Some books are so powerful that they become the touchstone for a particular ‘problem topic’, for lack of a better word. Laurie Halse Anderson’s Speak is such a novel. Patricia McCormick’s Cut is another one. With Don’t Breathe a Word, Holly Cupala has tried to give a voice to another one of the unspoken taboos: psychological abuse in a teenage relationship. Cupala’s book may not yet be as strong and topic-defining as the two aforementioned books, but it’s a convincing statement about power, control and what it means to be suffocating and the consequent need to escape.
Joy Delamere is suffocating. Suffering from asthma, she has had a few very acute brushes with death. As a result her parents have been overprotective, and now that her brother has gone off to college, the role of ‘protector’ has been given to Joy’s boyfriend, Asher, the rich son of her father’s employer. Asher, handsome, rich, and every parent’s ideal son-in-law, however, is also an overpowering brutal abusive jerk. Asher, though, doesn’t physically abuse Joy: “If he’d hit me, that would have been something. Something I could point to. Words, words were nothing. But every word he spoke taught me to fear him and his threats, his touch, his constant reminder that he’d rescued me and my family.” We meet Joy at her most vulnerable, when Asher’s words have gone that one step too far and Joy decides to run away from home… exchanging a world of verbal and emotional abuse for the completely uncertain world of the Seattle streets, where everyone has secrets of their own. Joy knows that she has to sever all ties with her former life if she is to be safe from Asher’s controlling power. Once Joy hits the streets of Seattle and becomes Triste, we meet a bunch of streetwise kids such as Creed, Santos and May, who each have their own crosses to bear.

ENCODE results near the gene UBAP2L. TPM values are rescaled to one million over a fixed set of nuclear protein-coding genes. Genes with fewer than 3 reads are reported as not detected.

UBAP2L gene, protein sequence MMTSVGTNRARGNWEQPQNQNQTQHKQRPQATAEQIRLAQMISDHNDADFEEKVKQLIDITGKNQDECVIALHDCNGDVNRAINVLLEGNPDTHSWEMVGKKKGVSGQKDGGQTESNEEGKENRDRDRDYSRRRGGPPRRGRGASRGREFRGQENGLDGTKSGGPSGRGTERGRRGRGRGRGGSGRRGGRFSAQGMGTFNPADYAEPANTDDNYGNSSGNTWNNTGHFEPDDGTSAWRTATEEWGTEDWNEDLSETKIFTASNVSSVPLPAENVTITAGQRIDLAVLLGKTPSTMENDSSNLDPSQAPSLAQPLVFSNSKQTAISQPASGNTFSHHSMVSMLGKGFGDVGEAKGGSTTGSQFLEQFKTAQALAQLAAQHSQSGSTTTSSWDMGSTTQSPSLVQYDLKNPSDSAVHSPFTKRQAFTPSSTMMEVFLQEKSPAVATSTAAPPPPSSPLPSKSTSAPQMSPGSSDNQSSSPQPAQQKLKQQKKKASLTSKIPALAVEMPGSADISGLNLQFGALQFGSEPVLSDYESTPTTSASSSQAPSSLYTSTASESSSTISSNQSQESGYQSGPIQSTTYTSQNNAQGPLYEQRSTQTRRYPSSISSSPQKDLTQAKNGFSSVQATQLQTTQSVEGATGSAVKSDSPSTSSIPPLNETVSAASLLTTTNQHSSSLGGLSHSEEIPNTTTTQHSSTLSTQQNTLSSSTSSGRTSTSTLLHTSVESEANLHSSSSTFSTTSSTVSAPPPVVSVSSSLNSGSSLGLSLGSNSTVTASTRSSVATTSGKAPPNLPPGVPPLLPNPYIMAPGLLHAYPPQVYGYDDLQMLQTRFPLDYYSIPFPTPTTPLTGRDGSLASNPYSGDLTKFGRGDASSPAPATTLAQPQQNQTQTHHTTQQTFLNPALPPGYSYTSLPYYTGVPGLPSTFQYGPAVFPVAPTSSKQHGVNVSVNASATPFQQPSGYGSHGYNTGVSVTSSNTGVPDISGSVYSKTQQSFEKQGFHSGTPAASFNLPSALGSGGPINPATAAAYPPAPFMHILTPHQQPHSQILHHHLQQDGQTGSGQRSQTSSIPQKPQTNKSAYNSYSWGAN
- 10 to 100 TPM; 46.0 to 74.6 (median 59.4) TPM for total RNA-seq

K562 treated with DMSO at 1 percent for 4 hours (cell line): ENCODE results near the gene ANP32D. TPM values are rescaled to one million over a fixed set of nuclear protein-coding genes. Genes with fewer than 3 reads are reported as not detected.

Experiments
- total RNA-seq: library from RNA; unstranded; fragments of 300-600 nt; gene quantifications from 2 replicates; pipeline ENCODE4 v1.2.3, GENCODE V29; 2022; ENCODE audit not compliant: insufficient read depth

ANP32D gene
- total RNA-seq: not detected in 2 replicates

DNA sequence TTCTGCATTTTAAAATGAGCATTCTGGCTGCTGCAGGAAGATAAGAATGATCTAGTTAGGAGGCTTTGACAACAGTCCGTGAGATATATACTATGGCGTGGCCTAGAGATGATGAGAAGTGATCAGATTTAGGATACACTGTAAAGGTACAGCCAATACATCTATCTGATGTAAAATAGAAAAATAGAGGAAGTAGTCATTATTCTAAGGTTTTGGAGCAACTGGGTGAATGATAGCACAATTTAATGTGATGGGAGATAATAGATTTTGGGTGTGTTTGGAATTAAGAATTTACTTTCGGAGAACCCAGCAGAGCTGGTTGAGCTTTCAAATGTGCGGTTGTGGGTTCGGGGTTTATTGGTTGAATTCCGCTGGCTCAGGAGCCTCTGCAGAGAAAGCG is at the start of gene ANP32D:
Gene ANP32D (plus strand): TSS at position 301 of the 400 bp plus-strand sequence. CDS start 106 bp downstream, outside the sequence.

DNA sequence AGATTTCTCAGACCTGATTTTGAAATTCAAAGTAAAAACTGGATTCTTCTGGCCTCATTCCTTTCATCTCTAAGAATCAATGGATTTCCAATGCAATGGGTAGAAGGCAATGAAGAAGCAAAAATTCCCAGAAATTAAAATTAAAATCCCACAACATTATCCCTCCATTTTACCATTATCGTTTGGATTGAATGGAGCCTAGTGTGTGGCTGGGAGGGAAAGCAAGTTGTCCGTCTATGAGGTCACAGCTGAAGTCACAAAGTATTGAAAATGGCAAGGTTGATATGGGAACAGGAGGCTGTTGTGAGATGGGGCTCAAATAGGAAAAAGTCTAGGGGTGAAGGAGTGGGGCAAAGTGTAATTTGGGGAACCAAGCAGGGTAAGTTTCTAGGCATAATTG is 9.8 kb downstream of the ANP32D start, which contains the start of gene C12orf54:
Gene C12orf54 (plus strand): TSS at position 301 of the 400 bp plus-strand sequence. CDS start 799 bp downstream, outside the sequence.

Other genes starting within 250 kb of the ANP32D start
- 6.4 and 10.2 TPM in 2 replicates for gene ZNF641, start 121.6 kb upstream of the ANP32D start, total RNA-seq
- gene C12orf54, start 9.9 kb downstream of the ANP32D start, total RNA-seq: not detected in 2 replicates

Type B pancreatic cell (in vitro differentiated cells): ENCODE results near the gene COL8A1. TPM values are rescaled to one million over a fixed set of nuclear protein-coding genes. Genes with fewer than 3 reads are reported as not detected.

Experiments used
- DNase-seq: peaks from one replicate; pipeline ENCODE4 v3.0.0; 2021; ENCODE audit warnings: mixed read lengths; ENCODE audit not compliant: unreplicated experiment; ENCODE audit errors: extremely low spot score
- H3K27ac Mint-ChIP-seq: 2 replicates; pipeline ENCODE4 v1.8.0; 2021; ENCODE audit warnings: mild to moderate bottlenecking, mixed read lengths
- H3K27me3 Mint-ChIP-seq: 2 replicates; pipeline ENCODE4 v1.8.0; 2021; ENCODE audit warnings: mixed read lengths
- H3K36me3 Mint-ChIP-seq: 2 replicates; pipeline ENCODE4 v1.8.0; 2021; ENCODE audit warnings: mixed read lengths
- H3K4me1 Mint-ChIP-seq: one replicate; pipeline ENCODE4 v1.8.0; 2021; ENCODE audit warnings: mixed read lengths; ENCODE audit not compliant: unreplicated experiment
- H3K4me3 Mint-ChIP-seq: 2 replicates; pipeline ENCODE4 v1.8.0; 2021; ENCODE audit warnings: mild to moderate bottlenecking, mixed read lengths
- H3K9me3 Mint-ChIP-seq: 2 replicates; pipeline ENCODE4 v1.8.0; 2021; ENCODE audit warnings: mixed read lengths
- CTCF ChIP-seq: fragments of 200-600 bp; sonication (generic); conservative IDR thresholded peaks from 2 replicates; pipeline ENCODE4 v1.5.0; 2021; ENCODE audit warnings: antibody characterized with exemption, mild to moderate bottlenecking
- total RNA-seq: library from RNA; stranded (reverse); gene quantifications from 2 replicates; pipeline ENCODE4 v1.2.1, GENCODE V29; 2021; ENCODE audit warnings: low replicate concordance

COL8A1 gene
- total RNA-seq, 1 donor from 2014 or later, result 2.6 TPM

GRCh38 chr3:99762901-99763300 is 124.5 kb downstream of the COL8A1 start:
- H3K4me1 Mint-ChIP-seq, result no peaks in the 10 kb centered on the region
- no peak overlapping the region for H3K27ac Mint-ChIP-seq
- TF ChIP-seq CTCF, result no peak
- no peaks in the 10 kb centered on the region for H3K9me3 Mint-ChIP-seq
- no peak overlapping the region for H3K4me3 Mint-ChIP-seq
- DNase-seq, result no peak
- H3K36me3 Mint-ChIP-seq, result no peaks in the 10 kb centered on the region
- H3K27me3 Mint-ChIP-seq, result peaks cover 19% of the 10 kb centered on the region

Cupala’s prose is deceptive and manipulative, much in the same way as Asher’s whole appearance is just a front and hides a manipulative abuser. The language is poetic and haunting at the same time, but they cannot disguise the harsh realities of street life: poverty, prostitution, drugs and worse. Luckily Cupala manages to show more with her language than she tells us, but in doing so she convincingly manages to capture the essence of manipulation.
In the afterword of the book, Holly Cupala mentions that Joy/Triste’s life on the streets is unfortunately one that happens way too often: 1.6 million teens run away in the US every year as a result of abuse. And rainy Seattle has one of the highest teen homeless populations in the country. She also urges you, the reader, to be aware, and if possible to offer hope, something you can do by visiting her website www.hollycupala.com, where you can also read that the author donates part of her proceeds to Hope for Sexually Exploited Girls.